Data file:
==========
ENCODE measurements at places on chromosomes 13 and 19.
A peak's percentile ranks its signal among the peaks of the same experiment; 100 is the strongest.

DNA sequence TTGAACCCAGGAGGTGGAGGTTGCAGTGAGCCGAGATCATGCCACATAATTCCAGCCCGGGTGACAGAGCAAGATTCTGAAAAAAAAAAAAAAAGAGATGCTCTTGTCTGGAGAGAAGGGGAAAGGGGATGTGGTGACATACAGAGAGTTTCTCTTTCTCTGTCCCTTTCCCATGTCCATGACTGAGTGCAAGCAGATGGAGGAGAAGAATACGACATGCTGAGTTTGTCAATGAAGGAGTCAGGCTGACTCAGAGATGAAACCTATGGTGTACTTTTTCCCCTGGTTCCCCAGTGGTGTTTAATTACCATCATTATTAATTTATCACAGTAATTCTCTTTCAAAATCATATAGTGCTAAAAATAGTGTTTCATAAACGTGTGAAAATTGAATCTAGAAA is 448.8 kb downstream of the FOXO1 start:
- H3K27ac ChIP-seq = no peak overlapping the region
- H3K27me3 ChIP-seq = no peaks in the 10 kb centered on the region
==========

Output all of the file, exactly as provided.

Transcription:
ENCODE measurements at places on chromosomes 13 and 19.
A peak's percentile ranks its signal among the peaks of the same experiment; 100 is the strongest.

DNA sequence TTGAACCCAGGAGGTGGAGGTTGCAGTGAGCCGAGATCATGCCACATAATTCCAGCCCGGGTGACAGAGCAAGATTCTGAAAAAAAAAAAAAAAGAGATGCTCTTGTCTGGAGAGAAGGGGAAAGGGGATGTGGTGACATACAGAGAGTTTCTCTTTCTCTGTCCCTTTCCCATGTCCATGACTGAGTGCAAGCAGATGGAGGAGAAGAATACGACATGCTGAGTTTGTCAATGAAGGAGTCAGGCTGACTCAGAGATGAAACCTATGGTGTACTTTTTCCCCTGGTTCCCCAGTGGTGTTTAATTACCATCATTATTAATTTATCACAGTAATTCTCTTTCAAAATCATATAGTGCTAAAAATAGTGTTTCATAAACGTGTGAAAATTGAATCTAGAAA is 448.8 kb downstream of the FOXO1 start:
- H3K27ac ChIP-seq = no peak overlapping the region
- H3K27me3 ChIP-seq = no peaks in the 10 kb centered on the region